Control is Goal-Oriented

Control guides activities (along desired lines) towards predetermined goals. The primary focus is on achieving results, checking deviations, if any and initiating timely remedial steps. Control, thus, is not an end in itself but only a means to achieve predetermined goals.

Delegation is the Key to Control

A manager gets authority to use resources and achieve results through delegation. Without such authority, a manager may not be in a position to take effective rectification steps in time. In addition, it should be remembered here, to put activities along right paths; a manager requires enough authority so that he can control anything and everything under his jurisdiction.

Control is based on Planning

A system or control presupposes the existence of certain standards. The plans provide the standards of performance, which serve as the basis of control. Thus, planning and control are closely related to each other. Once plans are made, control is unnecessary to measure the progress of work. Planning is useful only when there is effective control. Planning without control is meaningless.


Importance of Control

Control is an essential part of every organization. The management process is incomplete and sometimes, meaningless without control function. Targets remain on paper, people tend to use resources recklessly and managers find everything chaotic.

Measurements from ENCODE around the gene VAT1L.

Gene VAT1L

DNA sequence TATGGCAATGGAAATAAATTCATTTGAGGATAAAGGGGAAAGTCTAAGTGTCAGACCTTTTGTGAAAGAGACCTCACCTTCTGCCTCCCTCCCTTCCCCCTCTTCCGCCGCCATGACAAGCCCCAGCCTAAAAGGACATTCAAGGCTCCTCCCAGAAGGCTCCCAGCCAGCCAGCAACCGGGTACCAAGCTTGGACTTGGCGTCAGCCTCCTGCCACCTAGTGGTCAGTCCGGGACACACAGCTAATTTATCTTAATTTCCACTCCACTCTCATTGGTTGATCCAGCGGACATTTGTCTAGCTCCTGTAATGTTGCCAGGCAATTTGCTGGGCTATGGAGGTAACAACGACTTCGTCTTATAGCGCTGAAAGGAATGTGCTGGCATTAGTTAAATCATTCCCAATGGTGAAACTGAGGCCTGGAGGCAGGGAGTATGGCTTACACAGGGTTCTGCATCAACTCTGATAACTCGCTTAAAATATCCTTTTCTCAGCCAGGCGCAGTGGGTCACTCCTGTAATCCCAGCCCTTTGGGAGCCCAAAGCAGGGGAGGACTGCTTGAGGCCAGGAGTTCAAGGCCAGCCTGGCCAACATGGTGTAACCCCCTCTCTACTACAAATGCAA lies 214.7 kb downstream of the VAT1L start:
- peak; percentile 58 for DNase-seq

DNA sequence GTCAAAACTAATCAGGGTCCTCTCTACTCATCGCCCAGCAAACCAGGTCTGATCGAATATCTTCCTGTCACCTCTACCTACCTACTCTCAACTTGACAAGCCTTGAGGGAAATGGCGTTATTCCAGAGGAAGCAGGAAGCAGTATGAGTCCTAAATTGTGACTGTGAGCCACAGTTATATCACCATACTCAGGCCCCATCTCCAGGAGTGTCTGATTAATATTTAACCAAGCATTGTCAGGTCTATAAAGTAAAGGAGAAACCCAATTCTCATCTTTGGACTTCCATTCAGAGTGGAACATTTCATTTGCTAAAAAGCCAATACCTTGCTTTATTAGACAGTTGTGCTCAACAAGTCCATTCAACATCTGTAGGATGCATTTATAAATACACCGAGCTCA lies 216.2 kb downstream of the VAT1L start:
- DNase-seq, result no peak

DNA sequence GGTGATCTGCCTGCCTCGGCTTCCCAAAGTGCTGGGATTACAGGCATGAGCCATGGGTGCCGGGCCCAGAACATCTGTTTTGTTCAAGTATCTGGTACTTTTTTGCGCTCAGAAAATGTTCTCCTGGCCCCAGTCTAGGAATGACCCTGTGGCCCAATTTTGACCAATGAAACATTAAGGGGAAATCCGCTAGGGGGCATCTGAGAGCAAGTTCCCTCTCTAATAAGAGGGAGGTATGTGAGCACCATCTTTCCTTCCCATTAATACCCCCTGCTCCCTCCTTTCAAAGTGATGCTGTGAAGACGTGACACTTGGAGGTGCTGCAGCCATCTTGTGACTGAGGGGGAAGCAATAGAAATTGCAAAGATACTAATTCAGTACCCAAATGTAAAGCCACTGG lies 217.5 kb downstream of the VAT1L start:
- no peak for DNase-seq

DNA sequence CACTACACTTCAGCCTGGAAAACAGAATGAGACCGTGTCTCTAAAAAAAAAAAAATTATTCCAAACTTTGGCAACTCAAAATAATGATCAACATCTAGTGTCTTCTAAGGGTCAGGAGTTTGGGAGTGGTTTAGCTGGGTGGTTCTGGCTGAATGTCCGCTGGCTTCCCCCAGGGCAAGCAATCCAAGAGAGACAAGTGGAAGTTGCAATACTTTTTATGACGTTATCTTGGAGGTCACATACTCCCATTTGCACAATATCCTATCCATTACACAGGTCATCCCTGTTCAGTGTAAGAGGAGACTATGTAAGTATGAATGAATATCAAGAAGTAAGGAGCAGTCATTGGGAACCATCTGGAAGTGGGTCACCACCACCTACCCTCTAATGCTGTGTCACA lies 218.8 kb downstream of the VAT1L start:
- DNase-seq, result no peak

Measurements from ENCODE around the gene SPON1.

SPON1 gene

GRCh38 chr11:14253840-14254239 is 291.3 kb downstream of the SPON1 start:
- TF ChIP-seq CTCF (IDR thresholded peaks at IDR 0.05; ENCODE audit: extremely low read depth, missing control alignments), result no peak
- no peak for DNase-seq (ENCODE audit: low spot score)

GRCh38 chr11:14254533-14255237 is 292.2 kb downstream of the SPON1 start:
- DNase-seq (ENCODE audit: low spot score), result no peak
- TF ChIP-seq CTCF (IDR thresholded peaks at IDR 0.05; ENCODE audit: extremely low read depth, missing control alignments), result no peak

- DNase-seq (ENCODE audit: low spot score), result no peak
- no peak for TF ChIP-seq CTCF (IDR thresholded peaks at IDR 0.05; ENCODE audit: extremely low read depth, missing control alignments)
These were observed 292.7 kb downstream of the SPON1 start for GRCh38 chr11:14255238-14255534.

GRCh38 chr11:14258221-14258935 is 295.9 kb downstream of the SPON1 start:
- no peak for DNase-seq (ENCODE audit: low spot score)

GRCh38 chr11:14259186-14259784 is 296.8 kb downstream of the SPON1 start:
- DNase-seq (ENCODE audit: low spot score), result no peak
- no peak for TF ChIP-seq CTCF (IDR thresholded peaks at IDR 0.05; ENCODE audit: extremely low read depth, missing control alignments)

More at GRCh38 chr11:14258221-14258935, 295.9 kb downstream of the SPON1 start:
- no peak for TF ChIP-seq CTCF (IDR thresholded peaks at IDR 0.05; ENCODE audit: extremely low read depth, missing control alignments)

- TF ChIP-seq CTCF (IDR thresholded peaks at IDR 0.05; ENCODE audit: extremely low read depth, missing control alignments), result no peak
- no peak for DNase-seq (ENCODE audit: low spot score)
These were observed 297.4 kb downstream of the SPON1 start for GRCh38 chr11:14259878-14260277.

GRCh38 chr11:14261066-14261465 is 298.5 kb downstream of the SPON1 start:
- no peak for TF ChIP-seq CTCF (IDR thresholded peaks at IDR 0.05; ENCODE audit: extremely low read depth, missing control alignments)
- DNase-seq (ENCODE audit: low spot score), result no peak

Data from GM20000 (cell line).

The absence of control could be very costly and unproductive. A good system of control, however, puts an end to all of these and offers the following advantages:

Achievement of Goals

Controlling is a goal-oriented process. It keeps activities on the right track. Whenever things go off the rails, remedial steps are undertaken immediately. Every attempt is made to confirm events, to set targets and thereby achieve results efficiently and effectively.

Execution and Revision of Plans

It is through controlling that appropriate steps are taken to ensure that each plan is implemented in a predetermined way. Controlling measures progress, uncovers deviations, indicates corrective steps and thus, keeps everything on track.

Of course, when conditions change dramatically, controlling helps to review, revise and update the plan. It offers valuable feedback information, reveals shortcomings in plans and thereby helps in preparing other plans for future use.

Brings Order and Discipline

In an organization, while pursuing goals managers and their subordinates often commit mistakes. For example, problems are diagnosed incorrectly, lesser quality inputs are ordered, wrong products are introduced, and poor designs are followed.

A control system helps check such tendencies before they turn into serious problems. It has a healthy impact on the behavior of subordinates. They become cautious while discharging their duties since they are aware (that their actions are observed at every stage).

Facilitates Decentralization of Authority